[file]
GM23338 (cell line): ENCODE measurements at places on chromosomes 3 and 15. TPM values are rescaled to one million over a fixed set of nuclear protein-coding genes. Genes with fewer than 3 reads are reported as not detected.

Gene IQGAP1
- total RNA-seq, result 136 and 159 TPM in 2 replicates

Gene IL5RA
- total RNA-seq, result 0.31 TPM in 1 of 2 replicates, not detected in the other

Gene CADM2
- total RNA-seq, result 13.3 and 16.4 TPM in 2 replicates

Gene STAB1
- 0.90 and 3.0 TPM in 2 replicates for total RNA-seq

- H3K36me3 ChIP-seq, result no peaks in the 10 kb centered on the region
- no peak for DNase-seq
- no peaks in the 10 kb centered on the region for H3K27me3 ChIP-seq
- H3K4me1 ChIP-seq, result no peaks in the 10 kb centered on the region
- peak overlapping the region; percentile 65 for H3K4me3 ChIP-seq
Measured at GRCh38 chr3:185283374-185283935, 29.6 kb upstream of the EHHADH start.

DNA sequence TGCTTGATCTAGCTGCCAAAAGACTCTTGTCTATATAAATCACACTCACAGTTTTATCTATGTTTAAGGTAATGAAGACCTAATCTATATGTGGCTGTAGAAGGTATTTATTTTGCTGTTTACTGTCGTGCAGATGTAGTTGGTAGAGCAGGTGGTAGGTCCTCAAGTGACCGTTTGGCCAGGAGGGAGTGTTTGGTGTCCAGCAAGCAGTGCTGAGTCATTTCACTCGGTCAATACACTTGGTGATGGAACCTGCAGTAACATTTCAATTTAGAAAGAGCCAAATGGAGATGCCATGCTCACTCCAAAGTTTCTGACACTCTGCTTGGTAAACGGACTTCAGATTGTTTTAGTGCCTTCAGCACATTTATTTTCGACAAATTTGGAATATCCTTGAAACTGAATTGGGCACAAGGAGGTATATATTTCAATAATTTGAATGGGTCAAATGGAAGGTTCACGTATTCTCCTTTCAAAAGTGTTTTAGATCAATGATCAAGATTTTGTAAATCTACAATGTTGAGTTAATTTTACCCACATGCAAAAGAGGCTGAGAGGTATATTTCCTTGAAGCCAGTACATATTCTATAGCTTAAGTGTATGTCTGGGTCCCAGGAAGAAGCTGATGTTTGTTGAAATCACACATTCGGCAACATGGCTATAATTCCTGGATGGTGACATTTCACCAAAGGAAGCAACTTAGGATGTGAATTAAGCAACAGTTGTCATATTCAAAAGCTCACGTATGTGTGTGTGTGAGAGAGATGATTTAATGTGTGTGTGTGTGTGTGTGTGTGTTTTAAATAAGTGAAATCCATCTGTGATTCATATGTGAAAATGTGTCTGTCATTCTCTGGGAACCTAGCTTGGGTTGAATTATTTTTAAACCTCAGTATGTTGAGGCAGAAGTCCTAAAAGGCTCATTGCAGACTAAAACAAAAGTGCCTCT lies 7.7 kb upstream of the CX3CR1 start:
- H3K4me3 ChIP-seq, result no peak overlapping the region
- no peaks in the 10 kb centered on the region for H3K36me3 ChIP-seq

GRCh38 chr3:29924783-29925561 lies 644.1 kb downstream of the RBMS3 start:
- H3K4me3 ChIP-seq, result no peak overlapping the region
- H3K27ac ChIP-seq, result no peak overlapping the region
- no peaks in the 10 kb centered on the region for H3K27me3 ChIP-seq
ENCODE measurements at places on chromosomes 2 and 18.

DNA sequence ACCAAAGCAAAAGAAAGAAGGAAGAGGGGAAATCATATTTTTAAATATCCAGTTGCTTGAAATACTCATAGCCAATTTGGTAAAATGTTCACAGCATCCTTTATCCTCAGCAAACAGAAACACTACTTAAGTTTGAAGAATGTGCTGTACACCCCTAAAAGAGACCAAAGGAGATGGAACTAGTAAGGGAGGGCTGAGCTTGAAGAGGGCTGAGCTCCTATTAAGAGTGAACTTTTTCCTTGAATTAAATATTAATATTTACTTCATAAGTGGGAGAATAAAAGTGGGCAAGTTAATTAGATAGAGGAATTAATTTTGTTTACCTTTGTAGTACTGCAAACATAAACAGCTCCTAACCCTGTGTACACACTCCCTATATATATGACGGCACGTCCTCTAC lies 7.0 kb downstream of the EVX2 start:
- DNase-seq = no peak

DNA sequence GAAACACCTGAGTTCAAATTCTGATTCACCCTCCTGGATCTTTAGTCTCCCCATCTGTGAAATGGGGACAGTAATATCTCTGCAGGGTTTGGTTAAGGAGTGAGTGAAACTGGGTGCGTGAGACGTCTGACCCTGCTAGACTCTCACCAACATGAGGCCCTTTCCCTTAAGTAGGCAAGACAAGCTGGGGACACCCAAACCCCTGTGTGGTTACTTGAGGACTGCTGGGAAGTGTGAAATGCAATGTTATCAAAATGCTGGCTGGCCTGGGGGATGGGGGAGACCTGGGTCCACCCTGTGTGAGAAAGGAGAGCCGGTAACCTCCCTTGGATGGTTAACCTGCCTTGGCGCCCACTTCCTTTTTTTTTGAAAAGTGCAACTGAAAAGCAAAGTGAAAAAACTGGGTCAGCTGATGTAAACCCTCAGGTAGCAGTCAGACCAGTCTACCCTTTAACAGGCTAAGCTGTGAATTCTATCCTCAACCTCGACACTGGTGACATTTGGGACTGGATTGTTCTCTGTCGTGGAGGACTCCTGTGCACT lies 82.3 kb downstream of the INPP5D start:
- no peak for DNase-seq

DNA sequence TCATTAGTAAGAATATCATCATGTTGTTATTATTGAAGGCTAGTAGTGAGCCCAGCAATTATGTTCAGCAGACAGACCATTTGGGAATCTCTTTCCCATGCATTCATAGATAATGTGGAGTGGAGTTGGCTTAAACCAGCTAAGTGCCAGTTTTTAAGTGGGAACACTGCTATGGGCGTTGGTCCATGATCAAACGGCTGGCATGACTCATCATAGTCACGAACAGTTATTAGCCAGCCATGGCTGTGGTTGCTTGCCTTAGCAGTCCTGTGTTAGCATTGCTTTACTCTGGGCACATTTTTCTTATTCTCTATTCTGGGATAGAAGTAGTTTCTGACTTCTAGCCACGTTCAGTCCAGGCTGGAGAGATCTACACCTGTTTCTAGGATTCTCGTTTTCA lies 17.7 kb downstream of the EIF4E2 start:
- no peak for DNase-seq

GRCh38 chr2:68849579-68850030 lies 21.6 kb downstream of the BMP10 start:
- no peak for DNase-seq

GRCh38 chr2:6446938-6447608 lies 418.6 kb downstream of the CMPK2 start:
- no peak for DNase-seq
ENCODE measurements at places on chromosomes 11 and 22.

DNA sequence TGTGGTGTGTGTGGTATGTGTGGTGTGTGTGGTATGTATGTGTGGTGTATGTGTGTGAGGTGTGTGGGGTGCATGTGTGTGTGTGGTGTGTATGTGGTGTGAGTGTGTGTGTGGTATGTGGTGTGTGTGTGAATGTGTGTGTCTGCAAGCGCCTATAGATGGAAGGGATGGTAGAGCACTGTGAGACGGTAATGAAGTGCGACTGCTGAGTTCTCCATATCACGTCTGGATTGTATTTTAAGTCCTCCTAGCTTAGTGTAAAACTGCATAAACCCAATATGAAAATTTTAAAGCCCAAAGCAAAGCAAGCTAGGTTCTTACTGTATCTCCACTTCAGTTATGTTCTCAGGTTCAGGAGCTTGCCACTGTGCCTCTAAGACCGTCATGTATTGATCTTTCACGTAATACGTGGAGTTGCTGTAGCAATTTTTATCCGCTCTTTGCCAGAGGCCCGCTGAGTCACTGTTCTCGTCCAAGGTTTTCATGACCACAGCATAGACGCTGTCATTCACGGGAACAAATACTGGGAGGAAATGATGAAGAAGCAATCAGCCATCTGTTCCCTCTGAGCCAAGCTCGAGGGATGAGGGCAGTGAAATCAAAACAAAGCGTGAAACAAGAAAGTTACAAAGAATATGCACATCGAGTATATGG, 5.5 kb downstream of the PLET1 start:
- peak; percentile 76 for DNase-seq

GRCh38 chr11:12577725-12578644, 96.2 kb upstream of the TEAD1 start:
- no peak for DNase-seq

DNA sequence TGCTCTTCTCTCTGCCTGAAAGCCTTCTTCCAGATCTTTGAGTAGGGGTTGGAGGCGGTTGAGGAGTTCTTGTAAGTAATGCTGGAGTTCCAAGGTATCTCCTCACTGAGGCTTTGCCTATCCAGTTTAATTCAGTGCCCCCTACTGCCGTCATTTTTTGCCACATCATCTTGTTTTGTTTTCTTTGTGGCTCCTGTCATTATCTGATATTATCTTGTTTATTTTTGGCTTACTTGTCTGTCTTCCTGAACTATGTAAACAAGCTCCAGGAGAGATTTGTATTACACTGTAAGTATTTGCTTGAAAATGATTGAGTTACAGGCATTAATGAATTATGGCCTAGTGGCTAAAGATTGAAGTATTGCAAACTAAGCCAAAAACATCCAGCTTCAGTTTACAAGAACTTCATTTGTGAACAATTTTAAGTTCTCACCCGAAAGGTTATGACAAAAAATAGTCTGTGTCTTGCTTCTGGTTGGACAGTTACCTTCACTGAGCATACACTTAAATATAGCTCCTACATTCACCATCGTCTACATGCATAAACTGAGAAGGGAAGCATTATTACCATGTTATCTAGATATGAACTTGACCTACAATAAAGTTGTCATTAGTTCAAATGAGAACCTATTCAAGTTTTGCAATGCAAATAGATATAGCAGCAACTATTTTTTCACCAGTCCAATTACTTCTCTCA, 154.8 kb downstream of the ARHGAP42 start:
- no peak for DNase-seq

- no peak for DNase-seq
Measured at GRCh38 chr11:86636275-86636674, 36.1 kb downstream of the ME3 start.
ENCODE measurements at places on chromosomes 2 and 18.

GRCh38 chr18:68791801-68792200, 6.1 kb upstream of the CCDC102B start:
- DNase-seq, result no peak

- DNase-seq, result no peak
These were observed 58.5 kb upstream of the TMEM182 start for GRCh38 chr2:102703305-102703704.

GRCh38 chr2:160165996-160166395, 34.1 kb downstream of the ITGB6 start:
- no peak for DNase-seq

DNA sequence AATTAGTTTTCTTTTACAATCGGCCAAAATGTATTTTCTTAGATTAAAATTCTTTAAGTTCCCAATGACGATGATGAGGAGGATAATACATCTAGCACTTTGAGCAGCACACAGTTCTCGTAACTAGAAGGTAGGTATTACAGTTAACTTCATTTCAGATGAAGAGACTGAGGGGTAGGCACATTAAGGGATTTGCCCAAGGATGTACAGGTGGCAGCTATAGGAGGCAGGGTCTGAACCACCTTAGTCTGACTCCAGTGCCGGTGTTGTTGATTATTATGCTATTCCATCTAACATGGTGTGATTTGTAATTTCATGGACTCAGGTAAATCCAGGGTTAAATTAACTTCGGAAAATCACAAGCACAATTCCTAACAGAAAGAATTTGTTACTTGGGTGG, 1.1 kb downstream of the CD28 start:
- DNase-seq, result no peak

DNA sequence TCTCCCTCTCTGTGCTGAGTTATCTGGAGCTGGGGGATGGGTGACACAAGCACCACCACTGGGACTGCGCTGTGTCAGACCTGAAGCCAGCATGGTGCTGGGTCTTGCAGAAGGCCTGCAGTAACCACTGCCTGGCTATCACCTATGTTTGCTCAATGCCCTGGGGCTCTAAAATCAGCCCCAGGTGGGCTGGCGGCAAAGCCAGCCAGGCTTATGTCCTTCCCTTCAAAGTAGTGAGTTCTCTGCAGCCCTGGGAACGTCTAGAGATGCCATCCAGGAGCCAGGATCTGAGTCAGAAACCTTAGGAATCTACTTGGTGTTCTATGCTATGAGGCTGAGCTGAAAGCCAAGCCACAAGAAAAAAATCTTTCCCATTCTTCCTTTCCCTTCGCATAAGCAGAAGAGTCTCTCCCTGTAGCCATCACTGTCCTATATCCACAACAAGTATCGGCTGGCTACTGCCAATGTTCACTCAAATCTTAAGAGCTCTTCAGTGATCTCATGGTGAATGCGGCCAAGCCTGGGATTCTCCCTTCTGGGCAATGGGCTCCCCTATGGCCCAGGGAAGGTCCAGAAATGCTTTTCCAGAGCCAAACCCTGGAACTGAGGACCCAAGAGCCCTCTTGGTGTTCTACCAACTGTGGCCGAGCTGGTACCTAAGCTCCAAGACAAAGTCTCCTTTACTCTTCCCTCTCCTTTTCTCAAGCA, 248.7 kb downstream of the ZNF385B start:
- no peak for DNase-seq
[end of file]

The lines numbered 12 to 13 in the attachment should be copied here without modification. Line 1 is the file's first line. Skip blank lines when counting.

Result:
- no peaks in the 10 kb centered on the region for H3K27me3 ChIP-seq
- H3K4me1 ChIP-seq, result no peaks in the 10 kb centered on the region